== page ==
“I’ve had people offering her drugs and when I’ve approached them to say ‘don’t offer my daughter drugs’, had an argument with one of the dealers in the street,” she said.

“She went to hit me. She had a needle, a dirty needle, between her fingers and saying she was going to put this in my eye.

“I just feel like I can’t fix her. I’m her mum, I can’t fix her. I’ll keep trying though.”

Kelsey is now on a methadone programme and is determined to come off drugs, and secure work or a college place.

“What’s really worrying is the amount of deaths that’s going on in Dundee,” she said. “I’ve actually lost count to be honest. I couldn’t put a number on it, there’s that many.”

Asked what she wants to achieve, Kelsey added: “Hopefully get a job and be clean and make my mum proud for the first time.”

Kelsey is being helped on the road to recovery by former heroin addict Sharon Brand who now supports others fighting back from addiction.

The 41-year-old co-founded support group Recovery Dundee, which holds open mic nights, art and music classes and gym sessions to build their confidence.

“It helps them showcase the talents that they’ve got,” she said. “There’s the connection to the community, also it’s an opportunity if they need to speak to somebody or they’re feeling a bit lonely or isolated.

“It sort of breaks up the week or at least connects you with people that are going through the same things.”

She believes drug services in Dundee require an overhaul.

“When somebody goes for support, right at that very moment they ask is the moment you need to be there to support them,” she said.

Sharon Brand is working to help addicts battle back. STV

“Whether it’s to sit with them and speak until four o’clock in the morning or to help them connect with their family again, or help them build the confidence to go into a drug service – that moment is very shortlived.”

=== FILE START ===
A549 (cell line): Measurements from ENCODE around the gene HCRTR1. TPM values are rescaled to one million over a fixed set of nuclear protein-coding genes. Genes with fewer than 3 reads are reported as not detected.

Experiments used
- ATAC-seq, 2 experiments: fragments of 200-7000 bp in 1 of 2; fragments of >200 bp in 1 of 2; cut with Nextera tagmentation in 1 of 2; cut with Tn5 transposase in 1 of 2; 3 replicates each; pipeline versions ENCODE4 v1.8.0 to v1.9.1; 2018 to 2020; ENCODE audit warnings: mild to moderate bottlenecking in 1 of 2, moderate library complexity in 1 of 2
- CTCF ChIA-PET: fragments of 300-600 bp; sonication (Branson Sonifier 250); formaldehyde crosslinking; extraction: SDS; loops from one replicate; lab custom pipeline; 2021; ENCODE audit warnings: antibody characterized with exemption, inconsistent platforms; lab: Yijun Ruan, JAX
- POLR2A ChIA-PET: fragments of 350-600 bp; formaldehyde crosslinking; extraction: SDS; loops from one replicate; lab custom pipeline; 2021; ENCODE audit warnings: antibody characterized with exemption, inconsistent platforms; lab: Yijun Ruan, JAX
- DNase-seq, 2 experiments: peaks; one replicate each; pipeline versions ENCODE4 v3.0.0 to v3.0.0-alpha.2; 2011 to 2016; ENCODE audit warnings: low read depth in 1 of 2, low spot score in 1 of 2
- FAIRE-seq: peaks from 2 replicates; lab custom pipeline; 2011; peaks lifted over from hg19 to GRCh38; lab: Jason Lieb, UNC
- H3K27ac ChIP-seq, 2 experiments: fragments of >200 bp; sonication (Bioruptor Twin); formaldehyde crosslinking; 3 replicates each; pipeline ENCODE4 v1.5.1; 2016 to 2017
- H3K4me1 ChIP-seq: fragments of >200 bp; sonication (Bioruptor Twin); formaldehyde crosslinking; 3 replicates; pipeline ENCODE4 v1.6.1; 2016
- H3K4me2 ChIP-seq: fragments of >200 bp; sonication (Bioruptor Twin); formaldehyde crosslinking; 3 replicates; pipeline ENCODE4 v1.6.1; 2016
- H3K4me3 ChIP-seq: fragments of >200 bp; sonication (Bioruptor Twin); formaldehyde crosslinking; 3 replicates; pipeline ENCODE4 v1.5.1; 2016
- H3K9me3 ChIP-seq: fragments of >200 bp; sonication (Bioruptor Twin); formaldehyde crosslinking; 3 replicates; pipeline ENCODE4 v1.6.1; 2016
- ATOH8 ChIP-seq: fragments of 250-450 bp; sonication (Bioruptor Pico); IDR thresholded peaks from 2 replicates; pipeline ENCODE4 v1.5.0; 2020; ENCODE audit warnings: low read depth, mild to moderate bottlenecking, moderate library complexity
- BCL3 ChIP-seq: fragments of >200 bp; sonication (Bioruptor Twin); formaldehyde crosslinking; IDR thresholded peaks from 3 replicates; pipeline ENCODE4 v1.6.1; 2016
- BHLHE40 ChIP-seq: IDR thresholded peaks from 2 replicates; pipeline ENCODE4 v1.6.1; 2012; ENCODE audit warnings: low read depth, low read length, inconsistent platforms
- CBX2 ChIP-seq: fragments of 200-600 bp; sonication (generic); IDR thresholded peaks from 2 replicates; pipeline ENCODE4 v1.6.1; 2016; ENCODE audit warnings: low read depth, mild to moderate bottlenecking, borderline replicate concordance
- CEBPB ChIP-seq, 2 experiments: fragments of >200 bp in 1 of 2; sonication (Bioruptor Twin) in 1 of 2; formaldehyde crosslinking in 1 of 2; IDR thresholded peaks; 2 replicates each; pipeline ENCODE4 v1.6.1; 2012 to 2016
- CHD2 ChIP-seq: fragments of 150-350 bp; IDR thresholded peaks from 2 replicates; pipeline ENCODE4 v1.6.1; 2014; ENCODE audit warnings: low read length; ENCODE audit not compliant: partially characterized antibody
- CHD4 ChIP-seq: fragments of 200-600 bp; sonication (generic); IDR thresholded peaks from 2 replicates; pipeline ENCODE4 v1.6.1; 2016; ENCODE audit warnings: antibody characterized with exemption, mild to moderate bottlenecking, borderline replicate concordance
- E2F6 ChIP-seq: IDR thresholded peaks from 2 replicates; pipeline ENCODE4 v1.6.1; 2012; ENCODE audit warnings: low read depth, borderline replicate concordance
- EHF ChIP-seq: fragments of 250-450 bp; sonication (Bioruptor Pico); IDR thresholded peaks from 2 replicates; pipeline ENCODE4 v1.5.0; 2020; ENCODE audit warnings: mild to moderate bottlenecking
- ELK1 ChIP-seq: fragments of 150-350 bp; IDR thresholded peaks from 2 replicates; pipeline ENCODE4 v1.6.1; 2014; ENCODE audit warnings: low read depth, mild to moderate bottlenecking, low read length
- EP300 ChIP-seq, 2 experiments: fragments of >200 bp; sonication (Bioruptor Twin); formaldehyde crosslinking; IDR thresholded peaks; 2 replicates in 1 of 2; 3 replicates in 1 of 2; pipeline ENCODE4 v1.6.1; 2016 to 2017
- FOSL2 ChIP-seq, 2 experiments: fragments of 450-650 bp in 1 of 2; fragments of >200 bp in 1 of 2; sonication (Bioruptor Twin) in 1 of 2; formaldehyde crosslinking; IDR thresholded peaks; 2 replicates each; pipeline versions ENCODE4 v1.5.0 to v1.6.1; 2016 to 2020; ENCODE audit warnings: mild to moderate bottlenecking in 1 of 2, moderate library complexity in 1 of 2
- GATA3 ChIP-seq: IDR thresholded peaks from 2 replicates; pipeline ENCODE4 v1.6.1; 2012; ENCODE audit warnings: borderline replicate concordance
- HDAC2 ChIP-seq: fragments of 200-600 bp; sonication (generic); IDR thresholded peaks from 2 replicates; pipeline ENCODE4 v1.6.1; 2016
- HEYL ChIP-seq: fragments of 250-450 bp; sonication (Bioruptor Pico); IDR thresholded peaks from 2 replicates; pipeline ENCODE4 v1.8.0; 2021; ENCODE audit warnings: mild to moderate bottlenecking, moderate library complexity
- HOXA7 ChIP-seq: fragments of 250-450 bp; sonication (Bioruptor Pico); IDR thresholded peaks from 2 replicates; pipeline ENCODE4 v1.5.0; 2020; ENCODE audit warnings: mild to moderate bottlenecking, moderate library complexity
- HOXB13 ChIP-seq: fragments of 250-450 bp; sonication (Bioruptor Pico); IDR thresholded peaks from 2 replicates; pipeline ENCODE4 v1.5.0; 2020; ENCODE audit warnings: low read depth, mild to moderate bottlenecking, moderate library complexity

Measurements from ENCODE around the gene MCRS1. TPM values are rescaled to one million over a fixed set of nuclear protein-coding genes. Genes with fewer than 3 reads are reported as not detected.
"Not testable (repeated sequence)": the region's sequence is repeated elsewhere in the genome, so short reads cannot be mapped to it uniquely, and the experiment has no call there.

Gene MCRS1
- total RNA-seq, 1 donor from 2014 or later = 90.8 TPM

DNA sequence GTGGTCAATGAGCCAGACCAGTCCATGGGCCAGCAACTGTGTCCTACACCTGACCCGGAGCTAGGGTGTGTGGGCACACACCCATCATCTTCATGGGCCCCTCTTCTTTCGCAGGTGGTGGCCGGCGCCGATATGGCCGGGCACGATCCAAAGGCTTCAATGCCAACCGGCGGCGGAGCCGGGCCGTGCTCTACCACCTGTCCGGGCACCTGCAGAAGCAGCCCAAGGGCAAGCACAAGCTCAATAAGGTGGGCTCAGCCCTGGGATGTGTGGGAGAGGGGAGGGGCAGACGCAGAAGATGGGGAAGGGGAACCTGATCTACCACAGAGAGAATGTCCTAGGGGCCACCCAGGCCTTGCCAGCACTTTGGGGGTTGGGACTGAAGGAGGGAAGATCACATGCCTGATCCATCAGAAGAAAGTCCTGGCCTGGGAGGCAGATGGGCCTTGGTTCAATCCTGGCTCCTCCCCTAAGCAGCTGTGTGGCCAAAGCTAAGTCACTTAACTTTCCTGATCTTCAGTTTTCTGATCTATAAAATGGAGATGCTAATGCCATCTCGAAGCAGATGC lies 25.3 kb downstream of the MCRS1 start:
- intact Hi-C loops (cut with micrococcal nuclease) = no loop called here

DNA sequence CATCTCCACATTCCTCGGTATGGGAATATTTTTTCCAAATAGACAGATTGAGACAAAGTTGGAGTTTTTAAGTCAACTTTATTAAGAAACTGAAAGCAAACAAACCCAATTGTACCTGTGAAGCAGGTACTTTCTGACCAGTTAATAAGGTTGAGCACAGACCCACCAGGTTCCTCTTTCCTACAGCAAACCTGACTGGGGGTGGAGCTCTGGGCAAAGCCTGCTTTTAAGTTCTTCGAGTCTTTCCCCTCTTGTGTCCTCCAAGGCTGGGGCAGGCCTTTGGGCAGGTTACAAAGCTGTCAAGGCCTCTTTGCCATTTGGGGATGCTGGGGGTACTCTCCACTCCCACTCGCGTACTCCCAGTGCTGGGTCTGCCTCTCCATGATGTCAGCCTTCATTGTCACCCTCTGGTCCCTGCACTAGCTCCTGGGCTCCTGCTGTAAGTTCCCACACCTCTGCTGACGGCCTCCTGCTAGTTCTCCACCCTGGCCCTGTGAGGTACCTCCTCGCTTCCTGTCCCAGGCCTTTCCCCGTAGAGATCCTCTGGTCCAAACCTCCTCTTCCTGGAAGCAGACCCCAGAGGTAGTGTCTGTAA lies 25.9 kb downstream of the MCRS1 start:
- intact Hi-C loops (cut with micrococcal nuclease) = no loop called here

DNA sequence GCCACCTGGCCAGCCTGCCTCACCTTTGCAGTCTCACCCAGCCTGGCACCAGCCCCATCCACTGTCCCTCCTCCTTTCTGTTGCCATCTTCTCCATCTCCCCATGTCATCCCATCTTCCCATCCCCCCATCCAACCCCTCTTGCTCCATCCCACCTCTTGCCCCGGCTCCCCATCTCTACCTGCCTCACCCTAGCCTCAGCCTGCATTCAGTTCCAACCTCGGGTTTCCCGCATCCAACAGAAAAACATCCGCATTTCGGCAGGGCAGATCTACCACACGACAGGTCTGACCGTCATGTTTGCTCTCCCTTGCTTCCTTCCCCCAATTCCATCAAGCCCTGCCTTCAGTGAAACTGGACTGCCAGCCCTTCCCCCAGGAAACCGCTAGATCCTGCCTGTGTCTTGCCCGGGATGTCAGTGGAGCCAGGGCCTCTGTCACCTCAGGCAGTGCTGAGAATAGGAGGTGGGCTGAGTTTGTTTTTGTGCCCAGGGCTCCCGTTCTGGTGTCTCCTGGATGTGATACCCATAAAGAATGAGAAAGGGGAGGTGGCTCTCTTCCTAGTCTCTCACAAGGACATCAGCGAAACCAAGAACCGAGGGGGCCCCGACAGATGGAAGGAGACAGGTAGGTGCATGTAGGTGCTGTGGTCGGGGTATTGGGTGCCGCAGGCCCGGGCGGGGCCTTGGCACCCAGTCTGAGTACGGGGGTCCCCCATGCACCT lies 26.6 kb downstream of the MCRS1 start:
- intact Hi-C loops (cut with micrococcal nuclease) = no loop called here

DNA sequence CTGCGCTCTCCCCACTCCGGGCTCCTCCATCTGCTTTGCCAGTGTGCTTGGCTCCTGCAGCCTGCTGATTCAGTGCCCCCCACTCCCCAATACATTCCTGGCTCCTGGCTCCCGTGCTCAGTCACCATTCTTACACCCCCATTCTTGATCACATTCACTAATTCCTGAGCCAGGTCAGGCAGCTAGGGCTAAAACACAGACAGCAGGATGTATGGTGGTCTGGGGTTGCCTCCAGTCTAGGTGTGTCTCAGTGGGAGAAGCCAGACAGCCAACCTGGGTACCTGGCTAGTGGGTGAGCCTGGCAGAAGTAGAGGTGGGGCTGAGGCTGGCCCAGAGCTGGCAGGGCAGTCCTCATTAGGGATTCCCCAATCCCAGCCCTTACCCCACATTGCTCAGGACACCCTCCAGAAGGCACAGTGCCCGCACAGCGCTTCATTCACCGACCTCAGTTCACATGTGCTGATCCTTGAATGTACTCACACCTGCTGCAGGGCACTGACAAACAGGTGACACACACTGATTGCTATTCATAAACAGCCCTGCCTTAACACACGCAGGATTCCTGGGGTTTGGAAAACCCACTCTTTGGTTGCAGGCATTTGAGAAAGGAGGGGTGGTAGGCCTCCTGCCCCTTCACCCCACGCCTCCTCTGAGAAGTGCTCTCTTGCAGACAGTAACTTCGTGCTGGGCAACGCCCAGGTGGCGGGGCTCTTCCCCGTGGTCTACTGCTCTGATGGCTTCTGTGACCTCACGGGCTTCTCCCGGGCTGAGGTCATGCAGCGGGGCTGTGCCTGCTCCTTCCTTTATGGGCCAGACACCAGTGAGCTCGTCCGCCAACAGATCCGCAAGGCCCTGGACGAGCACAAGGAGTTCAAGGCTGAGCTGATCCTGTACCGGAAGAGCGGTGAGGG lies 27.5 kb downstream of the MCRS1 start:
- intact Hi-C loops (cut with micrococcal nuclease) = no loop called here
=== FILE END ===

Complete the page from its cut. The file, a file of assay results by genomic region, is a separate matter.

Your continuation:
The mother of two believes methadone has a place in a person’s recovery, but too many are left languishing on the daily treatment for years and, in some case, decades.

“You’re giving somebody a very addictive substance for a long period of time,” she said. “You’re not treating the reason why they became addicted in the first place because you’re masking that.

“You’re trying to recover from at least a decade’s worth of drug use and emotional trauma from childhood before that so you can’t medicate somebody for that long and expect them to work through the issues they had before.”

She is anxiously awaiting the findings of the Dundee Drugs Commission and is hopeful of a bold approach.

“If that doesn’t happen then we’re going to be sitting back in another ten years and god knows how many more people would have died by then.”

Danny Kelly works at a needle exchange centre in the city – and compares the number of drugs deaths to those killed in road crashes.

“If those figures were the other way around, we wouldn’t be getting into a car at night and driving home,” he said.

He works for the Cairn Centre, run by Gowrie Care, which sees 300 drug addicts – mainly heroin users – every month.

He believes the main reason people are dying in Dundee is because there is cheap, readily available drugs that are easy to access.

“The main drug we are seeing on a daily basis is heroin,” he said. “This is used alongside street valium or diazepam.

“When these drugs are used in combination these are ultimately what’s killing people.”

He hopes the Dundee Drugs Commission will recommend so-called ‘fix rooms’, where drug users can consume with clean equipment under the supervision of medics.

He said: “I think with the V&A and all the limelight that’s been on Dundee. I think people do want to see to see something different.

“I think there’s great pressure on the drugs commission to come up with some kind of answers, something new something different.”